Panasonic showed off a prototype of its 4K tablet at the CES in Las Vegas at the start of the year. Nine months later and it seems like the device is ready to ship. A hands-on by Wired magazine on Sunday concluded that the ‘Toughpad 4K’ was the “standout” device in Panasonic’s booth at IFA Berlin. We also heard that this giant tablet, running Windows 8.1, will be available in Europe starting from November, priced at €4,500 (£3,800).
With its Toughpad moniker the new 20-inch 4K tablet from Panasonic is part of a range of devices which are well known for their ruggedness and durability. Panasonic says that this “business rugged” slate can withstand a drop of up to 1 metre.
Panasonic Toughpad 4K UT-MB5 key specifications
- 20.0 inch IPS Alpha Panel, 15:10 ratio, 3840 x 2560 pixels (230 ppi)
- 1.8GHz Intel Core i5 processor
- Nvidia GeForce GT 745M graphics
- 4GB of RAM, expandable to 8GB
- 128GB SSD
- Weighs 2.3kg
- High resolution digital pen (Anoto Live pen), Electrostatic multi-touchpanel
- 720p web cam
- 2 hours battery life
- Windows 8.1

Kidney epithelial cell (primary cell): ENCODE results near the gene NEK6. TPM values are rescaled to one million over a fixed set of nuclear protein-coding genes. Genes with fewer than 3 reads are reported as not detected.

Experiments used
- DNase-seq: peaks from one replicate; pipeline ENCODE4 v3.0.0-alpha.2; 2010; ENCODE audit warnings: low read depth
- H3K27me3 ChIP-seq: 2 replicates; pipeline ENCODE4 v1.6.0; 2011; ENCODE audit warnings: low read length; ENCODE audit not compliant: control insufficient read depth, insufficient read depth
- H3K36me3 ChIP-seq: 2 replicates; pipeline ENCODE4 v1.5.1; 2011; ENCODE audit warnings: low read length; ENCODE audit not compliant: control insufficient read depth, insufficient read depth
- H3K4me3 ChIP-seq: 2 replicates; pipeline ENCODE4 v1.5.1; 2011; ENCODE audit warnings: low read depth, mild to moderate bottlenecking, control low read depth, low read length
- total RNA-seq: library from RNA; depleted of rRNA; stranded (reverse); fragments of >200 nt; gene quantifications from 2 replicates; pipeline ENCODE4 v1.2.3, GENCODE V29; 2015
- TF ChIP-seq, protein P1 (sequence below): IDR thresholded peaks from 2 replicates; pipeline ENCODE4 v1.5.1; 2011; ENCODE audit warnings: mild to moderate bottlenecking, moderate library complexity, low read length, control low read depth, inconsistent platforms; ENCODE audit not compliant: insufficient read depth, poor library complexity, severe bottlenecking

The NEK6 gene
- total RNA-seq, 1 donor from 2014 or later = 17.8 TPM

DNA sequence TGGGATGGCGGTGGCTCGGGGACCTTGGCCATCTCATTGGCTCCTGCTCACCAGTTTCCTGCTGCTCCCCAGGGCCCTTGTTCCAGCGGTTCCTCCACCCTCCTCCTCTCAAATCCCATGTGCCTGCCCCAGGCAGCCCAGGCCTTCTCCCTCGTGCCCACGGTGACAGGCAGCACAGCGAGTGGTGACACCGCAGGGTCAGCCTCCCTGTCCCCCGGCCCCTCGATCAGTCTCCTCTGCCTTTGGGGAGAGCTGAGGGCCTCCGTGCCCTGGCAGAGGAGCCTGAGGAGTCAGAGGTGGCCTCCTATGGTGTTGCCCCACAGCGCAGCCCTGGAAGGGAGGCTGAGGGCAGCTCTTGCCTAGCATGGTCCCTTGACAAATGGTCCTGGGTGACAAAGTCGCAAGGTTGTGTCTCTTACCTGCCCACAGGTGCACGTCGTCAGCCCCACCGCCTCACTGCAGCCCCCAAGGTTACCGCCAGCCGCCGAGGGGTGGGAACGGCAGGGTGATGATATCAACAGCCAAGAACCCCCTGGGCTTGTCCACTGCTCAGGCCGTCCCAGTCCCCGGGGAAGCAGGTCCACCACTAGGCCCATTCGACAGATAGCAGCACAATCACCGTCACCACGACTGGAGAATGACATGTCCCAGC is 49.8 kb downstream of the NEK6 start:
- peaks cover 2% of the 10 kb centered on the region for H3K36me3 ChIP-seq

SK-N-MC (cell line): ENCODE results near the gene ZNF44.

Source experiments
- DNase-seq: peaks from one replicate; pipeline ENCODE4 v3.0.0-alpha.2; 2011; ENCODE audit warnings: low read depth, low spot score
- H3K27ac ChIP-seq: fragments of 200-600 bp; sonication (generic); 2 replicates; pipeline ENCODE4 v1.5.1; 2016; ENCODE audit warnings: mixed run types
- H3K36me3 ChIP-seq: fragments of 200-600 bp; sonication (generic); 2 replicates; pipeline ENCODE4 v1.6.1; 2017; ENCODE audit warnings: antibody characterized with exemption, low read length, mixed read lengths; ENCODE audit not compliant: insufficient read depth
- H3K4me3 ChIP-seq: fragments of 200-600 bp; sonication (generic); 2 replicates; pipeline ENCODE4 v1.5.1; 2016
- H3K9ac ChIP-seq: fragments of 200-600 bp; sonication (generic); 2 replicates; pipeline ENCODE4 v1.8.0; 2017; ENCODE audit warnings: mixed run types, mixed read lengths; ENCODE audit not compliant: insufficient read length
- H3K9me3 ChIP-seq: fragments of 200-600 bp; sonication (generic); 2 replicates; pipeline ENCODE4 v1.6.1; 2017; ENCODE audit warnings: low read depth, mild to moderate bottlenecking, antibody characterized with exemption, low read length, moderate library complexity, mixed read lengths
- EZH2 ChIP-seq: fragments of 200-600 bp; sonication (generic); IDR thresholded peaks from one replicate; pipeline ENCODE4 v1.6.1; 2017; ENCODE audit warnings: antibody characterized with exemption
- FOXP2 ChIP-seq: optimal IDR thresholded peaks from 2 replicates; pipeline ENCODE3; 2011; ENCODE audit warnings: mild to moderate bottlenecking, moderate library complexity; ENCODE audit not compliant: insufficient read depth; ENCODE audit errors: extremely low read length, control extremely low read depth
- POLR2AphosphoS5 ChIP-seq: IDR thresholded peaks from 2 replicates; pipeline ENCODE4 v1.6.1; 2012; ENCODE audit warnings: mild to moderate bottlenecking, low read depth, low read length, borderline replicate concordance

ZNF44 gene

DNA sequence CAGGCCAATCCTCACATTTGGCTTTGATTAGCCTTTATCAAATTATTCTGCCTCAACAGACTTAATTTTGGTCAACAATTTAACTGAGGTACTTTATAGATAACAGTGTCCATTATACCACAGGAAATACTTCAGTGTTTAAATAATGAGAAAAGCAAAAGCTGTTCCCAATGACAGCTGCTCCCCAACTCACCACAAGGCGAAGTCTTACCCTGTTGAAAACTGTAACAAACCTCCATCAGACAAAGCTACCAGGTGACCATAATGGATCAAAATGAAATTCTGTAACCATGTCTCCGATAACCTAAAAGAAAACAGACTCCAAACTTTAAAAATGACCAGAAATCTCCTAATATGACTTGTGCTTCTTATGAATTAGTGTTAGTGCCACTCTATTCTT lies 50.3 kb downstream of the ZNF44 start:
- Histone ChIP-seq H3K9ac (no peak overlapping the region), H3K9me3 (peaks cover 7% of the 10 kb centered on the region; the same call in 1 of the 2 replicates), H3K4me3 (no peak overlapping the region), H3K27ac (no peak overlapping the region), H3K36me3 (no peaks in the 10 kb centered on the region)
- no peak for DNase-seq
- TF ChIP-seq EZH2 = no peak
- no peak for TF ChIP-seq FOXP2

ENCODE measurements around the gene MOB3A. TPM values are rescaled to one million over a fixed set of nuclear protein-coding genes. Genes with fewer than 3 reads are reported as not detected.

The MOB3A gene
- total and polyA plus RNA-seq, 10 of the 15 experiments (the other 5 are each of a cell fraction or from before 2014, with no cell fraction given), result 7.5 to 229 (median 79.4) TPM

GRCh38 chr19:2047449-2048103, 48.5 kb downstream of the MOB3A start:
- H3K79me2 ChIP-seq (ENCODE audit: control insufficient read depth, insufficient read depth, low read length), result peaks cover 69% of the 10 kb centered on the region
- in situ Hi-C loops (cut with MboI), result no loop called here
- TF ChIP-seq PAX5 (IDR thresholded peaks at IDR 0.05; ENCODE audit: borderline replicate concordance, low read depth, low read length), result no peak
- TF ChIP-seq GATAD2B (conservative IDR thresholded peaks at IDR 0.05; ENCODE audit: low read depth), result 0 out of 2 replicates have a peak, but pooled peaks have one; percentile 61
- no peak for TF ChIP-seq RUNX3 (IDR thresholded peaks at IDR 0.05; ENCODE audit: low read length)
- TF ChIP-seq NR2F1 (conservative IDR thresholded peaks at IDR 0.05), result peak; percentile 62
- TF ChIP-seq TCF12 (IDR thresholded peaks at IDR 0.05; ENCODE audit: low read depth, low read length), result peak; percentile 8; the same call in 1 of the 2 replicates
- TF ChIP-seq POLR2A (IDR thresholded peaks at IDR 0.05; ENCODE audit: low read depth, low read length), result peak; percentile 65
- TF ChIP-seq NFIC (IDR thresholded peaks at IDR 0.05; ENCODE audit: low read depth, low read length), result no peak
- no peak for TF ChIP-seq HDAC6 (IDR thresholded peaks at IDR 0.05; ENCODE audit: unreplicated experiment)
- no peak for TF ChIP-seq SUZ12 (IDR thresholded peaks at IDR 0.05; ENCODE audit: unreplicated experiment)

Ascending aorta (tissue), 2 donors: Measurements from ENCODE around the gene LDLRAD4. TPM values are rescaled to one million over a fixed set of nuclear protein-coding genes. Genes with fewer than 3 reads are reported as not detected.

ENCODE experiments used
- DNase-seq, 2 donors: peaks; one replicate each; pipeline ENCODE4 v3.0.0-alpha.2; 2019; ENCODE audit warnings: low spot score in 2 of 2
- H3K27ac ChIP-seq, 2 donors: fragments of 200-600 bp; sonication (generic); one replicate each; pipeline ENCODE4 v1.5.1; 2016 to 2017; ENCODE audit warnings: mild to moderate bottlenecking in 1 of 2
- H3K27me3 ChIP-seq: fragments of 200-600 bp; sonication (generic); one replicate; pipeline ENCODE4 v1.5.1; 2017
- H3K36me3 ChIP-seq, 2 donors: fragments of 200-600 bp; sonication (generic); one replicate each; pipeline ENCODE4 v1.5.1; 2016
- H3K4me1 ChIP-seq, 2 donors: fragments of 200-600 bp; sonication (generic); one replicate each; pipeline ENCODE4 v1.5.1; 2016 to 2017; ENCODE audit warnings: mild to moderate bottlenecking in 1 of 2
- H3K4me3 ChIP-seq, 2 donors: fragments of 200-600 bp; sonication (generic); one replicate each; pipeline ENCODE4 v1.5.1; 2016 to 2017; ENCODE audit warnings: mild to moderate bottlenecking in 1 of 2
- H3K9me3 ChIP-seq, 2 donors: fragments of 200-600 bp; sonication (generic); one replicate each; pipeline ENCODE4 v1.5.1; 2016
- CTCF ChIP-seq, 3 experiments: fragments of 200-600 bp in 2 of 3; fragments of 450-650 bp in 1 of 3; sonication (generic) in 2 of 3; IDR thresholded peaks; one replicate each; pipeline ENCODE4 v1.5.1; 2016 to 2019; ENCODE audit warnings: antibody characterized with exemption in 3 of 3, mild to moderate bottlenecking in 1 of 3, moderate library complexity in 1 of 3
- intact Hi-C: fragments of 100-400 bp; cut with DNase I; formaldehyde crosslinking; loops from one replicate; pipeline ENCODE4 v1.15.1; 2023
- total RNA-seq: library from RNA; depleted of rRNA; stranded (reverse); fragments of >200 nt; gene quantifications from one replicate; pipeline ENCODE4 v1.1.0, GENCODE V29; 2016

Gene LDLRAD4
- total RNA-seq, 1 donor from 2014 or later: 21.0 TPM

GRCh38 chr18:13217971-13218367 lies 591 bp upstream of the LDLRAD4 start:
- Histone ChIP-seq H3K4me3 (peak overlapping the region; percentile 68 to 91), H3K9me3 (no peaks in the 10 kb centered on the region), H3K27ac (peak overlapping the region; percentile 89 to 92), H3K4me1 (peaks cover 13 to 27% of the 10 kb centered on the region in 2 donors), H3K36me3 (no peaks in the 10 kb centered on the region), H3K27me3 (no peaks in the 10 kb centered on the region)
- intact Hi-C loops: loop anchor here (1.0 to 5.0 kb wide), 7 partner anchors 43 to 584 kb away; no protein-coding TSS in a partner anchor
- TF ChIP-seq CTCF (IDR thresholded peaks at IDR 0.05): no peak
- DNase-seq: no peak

- Optional dock provides: smart card reader and a desktop cradle that includes LAN, HDMI and three USB 3.0 ports - making the UT-MB5 into an AiO PC.
A ‘pro’ version of the Toughpad 4K will be released in early 2014 with 8GB of RAM (expandable up to 16GB) and a 256GB SSD, also it will feature an i7 processor.
Panasonic are proud to boast a couple of firsts for this Toughpad tablet; it is said to be the world’s first 20” 4K tablet, also Panasonic say it is the world’s thinnest 20-inch tablet at just 12.5mm. The chassis is made of a magnesium alloy and Panasonic have backed the tablet with a woven fibreglass material.
Panasonic foresees a lot of uses for its new tablet
The Toughpad 4K is part of the “Panasonic 4K universe” alongside the company’s well know TV sets and also a new consumer video camera, a prototype of which was shown at IFA.
In other Panasonic news, last week the electronics company announced that it would stop selling smartphones outside of its home market in Japan. This news followed the decision by NTT Docomo to stop promoting Panasonic smartphones and to concentrate on Sony and Samsung handsets.